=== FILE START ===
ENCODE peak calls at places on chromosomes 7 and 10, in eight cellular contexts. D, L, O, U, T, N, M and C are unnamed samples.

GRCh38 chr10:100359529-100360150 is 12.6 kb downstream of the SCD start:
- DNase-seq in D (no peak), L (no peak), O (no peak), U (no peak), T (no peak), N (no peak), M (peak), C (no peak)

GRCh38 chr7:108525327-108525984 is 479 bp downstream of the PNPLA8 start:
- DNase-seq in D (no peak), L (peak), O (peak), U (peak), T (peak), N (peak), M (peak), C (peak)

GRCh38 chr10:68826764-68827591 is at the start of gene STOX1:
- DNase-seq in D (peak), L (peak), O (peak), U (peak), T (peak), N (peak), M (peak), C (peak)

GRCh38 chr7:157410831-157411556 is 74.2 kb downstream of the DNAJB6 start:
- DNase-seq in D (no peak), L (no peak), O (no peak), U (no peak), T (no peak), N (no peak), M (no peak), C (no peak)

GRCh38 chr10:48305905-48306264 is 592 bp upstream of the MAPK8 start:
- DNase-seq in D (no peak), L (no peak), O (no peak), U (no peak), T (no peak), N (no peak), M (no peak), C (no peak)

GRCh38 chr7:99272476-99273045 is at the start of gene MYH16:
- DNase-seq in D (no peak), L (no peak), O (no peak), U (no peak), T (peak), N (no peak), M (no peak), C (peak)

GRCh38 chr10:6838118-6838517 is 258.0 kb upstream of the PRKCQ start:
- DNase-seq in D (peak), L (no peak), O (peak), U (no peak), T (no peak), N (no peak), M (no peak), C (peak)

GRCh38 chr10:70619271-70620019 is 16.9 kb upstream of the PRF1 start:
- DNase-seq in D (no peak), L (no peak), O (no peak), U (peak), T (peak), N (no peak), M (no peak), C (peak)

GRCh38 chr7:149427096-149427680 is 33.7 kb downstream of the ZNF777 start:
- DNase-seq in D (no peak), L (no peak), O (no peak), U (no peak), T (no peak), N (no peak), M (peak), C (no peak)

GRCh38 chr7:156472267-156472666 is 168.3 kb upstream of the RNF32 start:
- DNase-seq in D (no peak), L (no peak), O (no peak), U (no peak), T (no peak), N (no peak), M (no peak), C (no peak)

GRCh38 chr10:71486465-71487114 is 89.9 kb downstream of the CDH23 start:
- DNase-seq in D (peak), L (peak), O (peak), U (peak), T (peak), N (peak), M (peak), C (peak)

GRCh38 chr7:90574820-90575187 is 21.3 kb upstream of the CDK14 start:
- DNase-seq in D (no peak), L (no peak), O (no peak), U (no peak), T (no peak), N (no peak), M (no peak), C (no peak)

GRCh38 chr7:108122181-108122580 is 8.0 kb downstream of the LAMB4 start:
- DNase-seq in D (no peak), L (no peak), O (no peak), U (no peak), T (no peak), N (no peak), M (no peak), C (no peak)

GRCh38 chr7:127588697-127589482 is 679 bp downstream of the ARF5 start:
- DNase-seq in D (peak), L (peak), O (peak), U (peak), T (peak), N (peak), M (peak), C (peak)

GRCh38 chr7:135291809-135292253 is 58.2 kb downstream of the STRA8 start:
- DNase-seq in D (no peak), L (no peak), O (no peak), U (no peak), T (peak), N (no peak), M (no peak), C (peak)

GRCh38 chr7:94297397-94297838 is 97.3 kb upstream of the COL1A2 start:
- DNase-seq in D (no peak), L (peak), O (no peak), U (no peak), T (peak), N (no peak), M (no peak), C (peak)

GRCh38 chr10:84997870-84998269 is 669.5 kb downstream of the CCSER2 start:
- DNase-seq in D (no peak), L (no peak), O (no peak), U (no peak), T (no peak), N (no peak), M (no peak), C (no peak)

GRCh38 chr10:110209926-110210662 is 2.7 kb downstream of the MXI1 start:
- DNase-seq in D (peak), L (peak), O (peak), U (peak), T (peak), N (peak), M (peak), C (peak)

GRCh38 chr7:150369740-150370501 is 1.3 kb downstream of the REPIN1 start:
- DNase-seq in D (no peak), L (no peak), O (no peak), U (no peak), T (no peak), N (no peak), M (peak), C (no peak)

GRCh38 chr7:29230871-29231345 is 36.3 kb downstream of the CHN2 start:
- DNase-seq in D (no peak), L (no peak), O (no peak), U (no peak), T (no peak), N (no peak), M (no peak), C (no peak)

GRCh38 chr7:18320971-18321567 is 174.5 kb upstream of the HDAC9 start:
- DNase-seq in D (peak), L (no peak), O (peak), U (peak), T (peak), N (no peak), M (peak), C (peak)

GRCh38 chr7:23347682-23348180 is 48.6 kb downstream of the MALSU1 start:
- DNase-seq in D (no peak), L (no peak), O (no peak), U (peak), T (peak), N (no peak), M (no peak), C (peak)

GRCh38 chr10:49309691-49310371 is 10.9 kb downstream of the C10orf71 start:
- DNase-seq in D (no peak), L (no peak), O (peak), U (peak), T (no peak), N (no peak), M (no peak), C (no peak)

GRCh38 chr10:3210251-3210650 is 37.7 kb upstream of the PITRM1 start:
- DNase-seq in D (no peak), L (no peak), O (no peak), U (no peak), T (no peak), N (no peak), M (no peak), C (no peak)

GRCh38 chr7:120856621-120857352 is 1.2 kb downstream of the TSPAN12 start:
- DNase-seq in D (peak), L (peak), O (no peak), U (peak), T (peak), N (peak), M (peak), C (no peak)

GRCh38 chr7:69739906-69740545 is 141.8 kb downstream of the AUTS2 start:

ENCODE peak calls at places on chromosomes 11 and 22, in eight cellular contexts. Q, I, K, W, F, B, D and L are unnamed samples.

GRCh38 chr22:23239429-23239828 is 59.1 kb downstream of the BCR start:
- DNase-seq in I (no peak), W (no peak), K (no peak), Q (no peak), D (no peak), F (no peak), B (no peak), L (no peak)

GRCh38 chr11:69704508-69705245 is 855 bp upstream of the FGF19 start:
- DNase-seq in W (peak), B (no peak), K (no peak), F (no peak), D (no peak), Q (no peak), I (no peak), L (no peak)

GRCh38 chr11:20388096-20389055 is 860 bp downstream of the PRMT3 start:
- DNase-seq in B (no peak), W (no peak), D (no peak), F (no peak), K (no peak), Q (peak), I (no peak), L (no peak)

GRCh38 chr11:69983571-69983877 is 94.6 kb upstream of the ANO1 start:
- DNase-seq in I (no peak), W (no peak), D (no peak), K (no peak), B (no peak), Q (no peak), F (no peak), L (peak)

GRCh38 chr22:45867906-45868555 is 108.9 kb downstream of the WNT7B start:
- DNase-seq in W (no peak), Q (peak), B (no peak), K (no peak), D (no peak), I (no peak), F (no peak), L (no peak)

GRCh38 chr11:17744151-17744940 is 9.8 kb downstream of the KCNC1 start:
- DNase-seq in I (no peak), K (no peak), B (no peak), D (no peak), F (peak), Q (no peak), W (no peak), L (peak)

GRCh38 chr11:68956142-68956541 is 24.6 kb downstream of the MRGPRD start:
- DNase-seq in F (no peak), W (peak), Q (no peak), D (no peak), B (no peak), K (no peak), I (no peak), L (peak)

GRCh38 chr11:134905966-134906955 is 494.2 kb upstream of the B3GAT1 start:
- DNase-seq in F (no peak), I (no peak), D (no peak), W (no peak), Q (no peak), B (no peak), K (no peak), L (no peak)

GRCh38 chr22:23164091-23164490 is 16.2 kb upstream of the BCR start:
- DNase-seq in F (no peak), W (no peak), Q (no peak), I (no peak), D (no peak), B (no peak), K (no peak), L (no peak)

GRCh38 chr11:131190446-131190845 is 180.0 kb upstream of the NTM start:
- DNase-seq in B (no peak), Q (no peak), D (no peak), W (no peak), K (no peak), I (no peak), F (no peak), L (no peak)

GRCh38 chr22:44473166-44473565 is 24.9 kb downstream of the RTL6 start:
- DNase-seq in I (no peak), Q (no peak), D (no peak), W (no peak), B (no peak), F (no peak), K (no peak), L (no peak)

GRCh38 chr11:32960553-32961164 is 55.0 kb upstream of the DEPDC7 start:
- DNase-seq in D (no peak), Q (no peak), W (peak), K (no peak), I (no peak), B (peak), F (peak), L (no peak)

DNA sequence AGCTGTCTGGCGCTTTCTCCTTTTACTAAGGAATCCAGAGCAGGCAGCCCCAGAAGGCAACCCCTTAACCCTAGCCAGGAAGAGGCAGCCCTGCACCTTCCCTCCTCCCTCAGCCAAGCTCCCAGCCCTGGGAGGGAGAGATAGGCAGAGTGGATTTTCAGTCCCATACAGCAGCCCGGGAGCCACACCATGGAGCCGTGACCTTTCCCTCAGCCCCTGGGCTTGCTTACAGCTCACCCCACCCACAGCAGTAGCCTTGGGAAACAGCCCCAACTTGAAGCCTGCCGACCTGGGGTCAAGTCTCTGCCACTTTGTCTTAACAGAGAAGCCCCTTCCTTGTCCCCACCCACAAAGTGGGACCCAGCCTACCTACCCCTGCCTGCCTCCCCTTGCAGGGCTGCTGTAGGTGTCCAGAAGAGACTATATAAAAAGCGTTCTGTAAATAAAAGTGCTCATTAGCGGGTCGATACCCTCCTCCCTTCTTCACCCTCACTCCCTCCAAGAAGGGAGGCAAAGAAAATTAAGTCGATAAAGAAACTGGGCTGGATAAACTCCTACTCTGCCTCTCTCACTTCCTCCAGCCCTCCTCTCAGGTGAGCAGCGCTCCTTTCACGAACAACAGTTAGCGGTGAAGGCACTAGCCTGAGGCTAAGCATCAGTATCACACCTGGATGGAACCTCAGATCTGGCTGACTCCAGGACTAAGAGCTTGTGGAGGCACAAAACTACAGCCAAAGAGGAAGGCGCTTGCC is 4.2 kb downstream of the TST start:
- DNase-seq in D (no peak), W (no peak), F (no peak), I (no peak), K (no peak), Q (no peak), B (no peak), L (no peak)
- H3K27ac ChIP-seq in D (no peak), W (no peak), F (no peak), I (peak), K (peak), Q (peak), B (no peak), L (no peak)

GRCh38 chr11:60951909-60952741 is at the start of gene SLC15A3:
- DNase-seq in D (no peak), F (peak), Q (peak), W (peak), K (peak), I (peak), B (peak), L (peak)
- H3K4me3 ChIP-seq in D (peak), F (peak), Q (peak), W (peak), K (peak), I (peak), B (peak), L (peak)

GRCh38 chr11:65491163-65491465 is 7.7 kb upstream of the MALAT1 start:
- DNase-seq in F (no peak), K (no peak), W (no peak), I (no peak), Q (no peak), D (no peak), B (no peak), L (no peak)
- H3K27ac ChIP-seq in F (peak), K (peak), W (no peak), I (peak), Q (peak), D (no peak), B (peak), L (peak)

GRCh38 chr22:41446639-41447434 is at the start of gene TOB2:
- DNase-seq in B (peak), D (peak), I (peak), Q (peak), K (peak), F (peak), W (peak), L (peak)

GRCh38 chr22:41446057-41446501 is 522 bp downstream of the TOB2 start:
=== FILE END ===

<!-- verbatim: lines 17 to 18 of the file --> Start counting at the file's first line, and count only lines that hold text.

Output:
- DNase-seq in D (no peak), L (no peak), O (no peak), U (peak), T (peak), N (no peak), M (no peak), C (peak)

GRCh38 chr7:149427096-149427680 is 33.7 kb downstream of the ZNF777 start: